With all of the attention being paid to the presidential elections, it is easy to be misled into thinking that big problems can be solved by big institutions.
The reality is that the majority of problems that we face as Americans (an as human beings) are the result of individual decisions played out in the aggregate. As Kant observes, the fundamental flaw of human nature, from which all other flaws flow, is the tendency of the individual to make exceptions for himself to rules (or norms) he expects others to observe.
We suffer collectively because we recognize that the efforts of a single individual to reform is insignificant if the masses do not also follow suit. Many times, we become so pessimistic of others that we lower our expectations of ourselves. We then put our hopes in large, sweeping, institutional efforts.
The game theory behind these rationales justify a status quo that is unacceptable. It absolves the individual from personal responsibility to do what he or she can to make the world better.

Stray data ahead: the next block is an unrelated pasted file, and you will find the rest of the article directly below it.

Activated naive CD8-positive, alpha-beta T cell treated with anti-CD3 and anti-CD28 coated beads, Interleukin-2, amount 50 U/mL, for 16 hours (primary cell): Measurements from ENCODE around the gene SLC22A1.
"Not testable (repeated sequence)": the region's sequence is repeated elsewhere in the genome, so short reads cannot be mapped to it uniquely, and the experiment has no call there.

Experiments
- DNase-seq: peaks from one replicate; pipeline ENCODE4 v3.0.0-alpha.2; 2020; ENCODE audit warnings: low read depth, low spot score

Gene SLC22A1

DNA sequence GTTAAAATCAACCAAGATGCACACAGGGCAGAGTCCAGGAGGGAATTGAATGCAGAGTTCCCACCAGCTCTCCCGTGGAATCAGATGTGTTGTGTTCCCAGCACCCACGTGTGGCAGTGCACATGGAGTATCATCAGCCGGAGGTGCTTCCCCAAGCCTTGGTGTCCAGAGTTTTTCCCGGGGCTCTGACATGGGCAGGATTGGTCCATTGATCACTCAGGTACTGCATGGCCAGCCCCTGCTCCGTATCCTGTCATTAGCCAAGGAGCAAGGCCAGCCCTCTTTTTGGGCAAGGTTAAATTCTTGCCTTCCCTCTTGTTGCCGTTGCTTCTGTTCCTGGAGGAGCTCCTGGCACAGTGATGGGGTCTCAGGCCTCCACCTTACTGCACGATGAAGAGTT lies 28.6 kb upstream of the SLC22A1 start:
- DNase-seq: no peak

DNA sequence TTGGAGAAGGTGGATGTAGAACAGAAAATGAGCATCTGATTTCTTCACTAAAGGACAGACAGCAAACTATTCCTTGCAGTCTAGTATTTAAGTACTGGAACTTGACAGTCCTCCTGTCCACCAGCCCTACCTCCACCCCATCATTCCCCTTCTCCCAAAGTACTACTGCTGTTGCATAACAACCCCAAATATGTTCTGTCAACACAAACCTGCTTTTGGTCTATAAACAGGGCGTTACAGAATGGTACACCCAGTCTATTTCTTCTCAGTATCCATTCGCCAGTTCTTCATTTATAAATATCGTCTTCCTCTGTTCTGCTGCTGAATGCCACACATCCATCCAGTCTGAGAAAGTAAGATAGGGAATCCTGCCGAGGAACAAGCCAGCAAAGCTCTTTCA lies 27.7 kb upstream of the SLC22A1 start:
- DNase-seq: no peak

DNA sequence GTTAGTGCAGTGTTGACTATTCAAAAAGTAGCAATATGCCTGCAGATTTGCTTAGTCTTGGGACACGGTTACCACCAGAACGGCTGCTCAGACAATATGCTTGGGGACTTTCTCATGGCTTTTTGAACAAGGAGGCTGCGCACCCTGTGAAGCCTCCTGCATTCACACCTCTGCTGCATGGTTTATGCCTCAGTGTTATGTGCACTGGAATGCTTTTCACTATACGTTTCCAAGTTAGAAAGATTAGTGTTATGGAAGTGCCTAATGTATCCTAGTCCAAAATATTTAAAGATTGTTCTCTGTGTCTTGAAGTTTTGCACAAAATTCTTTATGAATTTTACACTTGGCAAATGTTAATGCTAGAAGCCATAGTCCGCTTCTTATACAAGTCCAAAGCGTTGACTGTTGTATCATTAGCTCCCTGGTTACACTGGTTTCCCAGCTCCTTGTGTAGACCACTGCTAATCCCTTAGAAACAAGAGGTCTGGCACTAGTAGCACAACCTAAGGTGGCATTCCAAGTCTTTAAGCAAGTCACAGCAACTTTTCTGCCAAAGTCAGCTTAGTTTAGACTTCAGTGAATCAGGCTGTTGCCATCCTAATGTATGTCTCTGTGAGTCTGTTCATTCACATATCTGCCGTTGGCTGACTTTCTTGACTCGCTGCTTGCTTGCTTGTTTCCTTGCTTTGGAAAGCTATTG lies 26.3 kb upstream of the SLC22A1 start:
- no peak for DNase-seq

Part of the reason I blog (I think) is that I like to believe that individual actors who are not yet embedded into institutional systems of power still have the capacity to drive progressive change by pushing forward normative arguments.
Our “spheres of influence” may be small, but opinions and attitudes are shaped based on the ties of interpersonal relationships. The stronger the bond, the more pervasive the idea. When integrated within established social networks, good ideas can spread like wildfire.
My (re)commitment to this blog, and to myself, is to act as an agent of change. I want to identify and discuss problems that I can play a part in resolving, in my own small way. I want to be an optimist of myself, because in the end I’m the only person I have direct influence over.
For me, this is the nuanced definition of “change” that Obama represents. His soaring rhetoric asks us to raise our expectations of ourselves. He carries Kennedy’s “Ask Not” torch into the new century.
There are too many people waiting for him to fail, to not be able to deliver on what he promises.
But hope and inspiration in politics are much like consumer confidence in economics. If the consumer believes there will be a recession, he will stop spending, and there will be a recession. It is a self-fulfilling prophecy.
If the voter believes our country holds the capacity to do better, he will act better. And we will DO better, collectively, as a result.